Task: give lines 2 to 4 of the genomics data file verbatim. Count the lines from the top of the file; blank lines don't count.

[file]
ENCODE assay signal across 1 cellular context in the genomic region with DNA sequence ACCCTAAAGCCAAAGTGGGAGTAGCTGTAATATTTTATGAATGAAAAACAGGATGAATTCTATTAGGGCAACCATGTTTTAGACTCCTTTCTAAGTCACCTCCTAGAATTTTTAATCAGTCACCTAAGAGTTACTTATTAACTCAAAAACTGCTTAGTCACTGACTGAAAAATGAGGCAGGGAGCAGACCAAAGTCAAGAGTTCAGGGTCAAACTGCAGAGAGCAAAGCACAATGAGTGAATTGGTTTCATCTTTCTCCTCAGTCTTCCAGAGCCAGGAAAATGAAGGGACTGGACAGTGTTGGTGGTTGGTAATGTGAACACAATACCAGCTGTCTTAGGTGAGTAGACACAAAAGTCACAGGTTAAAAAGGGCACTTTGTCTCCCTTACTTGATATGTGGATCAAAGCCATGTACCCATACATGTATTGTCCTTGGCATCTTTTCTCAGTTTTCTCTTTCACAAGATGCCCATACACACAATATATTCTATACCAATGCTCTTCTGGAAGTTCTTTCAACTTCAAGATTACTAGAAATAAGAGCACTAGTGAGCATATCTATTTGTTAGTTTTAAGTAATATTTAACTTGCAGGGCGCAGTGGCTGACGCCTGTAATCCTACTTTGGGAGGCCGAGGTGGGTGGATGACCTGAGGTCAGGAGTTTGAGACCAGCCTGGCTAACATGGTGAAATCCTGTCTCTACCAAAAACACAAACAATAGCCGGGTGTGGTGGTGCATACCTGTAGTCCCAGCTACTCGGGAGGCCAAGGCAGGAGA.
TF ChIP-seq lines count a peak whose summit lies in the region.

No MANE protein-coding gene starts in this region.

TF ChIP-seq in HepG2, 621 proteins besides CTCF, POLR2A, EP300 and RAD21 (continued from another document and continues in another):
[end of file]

TF ChIP-seq lines count a peak whose summit lies in the region.

No MANE protein-coding gene starts in this region.

TF ChIP-seq in HepG2, 621 proteins besides CTCF, POLR2A, EP300 and RAD21 (continued from another document and continues in another):